Dr Alexander D.Wissner-Gross, an award winning scientist & Inventor took to the stage with his opening line ‘How Big and Small Data might soon travel faster than light’. An interesting statement and one that made people take notice. He talked about the low latency arms race changing at such speed and how financial data is the driving force behind this as the industry strives for an ever faster transaction speed. Alexander then explored the economic implications of a world which is becoming increasingly automated. He introduced his algorithm of “SeaSteading”, calculating the best location for datacenters just to win a couple of milliseconds in latency for HFT. It happens that most favorable locations are in the middle of the ocean, hence “seasteading”. But that’s not the end: next is “coresteading” where communication of data is done via neutrinos through the core of the earth.
We then changed gears, and moved into some of the more human and societal impacts of big data by introducting Myth #5: “Social media brings us closer together and unites the human race”
Up to now the panel debate was running along smoothly until Andrew Keen took to the stage. He is called the ‘Anti-Christ of Silicon Valley’ and he played up to the title. His loud voice boomed and the audience took notice. He opened up with a video clip of Vertigo, Hitchcock’s film. “Data is like a blonde”, he said, which got a reaction from the audience and one he expected. He meant that data is being looked at in a voyeuristic way, like James Stewart in the film watching the blonde woman and how there is an uneasy feeling of being followed without consent. He also referred to our data being looked at without us knowing who or what they are doing with it. The pace didn’t slow down when Andrew continued to discuss the human dimension of data. “Social media is bringing us closer together and is uniting the human race, but is the data really bringing us together? We are going through a data revolution, first we lived in villages, then we lived in streets, now we live on the web.” Data is everywhere and transparent, “we are living in an age of rapid transparency”. We do have the choice and we make the choice to share everything with everyone on the web. Digital narcissism + alienation.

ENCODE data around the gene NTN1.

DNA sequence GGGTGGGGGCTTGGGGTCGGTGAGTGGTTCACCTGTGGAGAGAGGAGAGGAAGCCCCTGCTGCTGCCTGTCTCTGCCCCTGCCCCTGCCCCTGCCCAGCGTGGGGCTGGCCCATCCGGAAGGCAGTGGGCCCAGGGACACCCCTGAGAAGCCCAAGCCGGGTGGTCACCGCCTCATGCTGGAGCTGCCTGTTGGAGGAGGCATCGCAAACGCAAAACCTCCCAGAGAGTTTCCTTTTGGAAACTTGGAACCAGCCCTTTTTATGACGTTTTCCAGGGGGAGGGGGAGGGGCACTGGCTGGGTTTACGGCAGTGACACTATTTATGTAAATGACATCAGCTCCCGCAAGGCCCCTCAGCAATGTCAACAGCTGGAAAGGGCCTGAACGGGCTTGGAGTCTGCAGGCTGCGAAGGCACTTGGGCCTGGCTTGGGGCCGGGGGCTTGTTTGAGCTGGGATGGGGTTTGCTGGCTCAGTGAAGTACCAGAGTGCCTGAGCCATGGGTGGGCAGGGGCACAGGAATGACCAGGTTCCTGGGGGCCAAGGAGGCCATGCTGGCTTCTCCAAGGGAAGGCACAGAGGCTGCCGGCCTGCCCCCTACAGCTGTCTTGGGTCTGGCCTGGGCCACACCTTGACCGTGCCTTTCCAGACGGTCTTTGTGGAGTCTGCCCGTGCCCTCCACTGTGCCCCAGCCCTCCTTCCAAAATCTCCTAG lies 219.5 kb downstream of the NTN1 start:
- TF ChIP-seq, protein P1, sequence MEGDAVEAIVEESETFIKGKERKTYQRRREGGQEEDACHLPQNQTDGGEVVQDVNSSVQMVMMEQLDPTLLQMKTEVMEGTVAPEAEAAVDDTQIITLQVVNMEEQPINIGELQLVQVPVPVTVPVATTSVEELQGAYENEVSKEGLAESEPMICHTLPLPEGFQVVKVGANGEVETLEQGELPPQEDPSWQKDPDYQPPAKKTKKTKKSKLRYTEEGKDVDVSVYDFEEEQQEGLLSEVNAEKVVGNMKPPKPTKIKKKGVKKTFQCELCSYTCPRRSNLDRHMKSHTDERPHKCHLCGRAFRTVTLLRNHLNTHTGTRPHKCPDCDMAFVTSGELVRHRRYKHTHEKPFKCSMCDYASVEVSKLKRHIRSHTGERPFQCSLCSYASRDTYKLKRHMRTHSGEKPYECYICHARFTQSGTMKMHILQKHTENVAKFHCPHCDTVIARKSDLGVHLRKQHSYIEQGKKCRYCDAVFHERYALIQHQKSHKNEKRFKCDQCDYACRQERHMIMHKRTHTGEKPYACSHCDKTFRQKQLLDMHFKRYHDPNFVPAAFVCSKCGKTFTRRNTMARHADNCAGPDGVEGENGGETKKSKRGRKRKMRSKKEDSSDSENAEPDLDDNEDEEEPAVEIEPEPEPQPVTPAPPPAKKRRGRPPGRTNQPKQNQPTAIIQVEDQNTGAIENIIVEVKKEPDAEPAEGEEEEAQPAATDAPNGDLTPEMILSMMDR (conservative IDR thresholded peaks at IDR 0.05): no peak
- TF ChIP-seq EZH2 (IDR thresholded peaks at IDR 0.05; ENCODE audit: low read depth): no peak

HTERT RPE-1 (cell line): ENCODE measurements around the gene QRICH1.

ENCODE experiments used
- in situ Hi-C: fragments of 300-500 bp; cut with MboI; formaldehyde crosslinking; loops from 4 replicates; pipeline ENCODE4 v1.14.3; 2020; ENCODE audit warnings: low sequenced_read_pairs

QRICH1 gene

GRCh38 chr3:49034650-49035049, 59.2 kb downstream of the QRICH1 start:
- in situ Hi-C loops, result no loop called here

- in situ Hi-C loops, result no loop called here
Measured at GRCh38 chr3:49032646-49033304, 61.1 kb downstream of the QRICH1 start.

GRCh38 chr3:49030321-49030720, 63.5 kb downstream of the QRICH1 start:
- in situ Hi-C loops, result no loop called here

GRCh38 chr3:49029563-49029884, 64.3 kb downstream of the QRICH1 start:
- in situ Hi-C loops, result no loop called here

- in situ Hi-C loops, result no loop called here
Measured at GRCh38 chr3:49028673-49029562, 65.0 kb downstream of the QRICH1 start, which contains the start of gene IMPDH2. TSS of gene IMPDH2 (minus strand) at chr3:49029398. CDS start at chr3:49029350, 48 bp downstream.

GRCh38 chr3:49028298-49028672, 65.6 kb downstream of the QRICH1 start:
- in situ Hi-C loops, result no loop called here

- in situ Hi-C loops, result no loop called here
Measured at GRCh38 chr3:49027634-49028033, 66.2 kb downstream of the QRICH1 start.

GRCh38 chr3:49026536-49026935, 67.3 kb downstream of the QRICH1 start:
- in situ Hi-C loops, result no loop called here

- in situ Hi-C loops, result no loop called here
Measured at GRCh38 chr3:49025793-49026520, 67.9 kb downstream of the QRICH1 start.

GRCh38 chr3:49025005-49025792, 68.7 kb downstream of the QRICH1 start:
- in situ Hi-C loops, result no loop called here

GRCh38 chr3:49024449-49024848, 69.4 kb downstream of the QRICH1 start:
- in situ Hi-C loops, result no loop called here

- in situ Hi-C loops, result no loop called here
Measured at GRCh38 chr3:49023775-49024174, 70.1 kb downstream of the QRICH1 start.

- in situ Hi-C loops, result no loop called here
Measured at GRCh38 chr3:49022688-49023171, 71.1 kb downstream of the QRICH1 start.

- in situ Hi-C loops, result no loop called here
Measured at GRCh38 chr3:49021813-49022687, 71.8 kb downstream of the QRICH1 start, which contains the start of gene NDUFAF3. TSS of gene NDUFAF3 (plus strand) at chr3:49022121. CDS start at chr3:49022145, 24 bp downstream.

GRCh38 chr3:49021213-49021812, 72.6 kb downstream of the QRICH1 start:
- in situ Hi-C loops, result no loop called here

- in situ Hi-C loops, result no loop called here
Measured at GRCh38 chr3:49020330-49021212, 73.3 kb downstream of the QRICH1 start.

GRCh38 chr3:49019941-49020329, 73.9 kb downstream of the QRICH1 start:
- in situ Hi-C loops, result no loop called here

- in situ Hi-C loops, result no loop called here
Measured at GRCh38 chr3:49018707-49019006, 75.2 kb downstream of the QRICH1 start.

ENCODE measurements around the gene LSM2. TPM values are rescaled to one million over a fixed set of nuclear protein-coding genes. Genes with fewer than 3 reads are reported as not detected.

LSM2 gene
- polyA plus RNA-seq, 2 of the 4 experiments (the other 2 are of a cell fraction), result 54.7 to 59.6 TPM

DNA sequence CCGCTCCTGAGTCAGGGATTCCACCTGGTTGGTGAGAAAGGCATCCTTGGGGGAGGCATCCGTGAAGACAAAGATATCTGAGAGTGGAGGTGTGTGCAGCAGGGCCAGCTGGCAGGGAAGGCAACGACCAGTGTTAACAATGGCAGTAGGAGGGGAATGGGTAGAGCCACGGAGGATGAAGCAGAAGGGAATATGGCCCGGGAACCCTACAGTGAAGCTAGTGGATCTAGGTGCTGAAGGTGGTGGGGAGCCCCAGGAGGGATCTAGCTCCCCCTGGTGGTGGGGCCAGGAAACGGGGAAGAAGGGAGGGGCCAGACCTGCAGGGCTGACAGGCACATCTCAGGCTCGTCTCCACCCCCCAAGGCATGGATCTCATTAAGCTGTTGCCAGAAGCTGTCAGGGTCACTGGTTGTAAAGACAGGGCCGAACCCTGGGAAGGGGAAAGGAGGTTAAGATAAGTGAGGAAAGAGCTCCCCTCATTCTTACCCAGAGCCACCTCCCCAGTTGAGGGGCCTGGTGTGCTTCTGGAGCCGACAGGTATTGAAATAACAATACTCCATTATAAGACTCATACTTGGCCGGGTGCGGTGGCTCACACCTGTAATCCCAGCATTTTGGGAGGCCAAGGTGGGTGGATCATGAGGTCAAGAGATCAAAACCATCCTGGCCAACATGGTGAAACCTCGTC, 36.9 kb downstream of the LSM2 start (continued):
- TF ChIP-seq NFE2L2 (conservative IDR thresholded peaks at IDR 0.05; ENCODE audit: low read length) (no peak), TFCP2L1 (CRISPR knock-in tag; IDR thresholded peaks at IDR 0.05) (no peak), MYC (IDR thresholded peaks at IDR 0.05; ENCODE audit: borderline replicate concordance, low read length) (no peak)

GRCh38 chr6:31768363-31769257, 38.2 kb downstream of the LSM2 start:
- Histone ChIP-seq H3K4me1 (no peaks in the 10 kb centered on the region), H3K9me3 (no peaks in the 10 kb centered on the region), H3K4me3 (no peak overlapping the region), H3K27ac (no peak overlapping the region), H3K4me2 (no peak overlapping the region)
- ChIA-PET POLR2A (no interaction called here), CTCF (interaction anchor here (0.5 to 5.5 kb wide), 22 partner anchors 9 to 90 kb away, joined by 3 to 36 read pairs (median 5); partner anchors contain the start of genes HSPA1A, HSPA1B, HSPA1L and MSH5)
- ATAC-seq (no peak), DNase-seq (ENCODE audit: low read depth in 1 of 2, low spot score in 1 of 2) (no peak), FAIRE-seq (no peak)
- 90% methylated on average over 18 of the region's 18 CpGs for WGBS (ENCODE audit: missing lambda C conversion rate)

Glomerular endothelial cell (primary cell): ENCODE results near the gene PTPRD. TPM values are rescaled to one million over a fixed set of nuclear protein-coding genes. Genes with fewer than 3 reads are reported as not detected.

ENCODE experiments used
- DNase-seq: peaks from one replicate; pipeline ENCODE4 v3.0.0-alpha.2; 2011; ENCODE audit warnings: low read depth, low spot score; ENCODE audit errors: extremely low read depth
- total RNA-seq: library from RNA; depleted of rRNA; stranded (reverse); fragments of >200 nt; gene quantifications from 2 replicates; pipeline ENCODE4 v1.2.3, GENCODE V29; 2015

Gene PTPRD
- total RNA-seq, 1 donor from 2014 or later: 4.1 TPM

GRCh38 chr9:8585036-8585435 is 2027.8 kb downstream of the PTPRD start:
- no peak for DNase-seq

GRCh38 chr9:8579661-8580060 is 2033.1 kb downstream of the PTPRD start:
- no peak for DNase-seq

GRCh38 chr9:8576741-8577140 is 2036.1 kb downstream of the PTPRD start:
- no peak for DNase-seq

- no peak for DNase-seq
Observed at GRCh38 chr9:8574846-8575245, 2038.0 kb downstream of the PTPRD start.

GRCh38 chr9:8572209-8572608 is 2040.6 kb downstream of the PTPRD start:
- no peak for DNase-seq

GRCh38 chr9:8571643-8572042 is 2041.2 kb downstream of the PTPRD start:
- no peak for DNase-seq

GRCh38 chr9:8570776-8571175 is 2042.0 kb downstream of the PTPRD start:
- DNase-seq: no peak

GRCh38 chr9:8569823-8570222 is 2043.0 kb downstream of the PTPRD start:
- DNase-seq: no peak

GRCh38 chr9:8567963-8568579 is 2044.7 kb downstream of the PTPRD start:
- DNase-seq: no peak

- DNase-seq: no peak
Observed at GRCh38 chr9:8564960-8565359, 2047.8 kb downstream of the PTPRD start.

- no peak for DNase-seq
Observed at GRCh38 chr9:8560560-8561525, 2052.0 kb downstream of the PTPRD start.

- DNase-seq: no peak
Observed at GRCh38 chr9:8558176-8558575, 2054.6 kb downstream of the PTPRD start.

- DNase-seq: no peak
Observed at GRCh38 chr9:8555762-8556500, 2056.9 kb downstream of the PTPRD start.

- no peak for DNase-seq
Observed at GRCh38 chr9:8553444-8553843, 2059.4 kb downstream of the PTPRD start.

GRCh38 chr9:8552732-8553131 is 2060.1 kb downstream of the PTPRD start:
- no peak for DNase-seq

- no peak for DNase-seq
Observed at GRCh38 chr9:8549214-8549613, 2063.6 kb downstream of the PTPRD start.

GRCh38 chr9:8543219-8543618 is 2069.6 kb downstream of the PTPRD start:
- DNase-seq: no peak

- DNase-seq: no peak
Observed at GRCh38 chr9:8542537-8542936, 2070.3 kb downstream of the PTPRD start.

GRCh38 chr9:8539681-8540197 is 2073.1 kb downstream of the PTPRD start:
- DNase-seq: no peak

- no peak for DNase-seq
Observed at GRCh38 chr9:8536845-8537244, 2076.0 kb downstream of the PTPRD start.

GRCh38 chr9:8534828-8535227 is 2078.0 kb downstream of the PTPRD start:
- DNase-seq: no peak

As people we should not become data, we should make a stand and draw the line. How do we say no? Andrew made people think about what data they are sharing. Every time we use Google for example, our data is being saved and companies are selling our data without our knowledge or consent. “We need to teach the web to forget.” What is the answer? All or nothing – it’s only the very rich or very poor who can make the decision. We need to learn to curate our own identity and manage our own data.
On reflection as the session came to a close, Andrew really delivered a great presentation and managed to make people think. He had some interesting ideas about data and being so vocal he made the panel debate very lively. It was great to see all the speakers who are passionate and believe in what they do and it was amazing that data could bring about such strong and diverse opinions to the session. This session has made data a thought provoking topic and one that will continue to deliver great sessions. I will be thinking about my data and how i use it from now on. He was a very interesting guy and one to follow on Twitter. I look forward to the next discussion on data and as the world changes I am sure data will not be going away any time soon.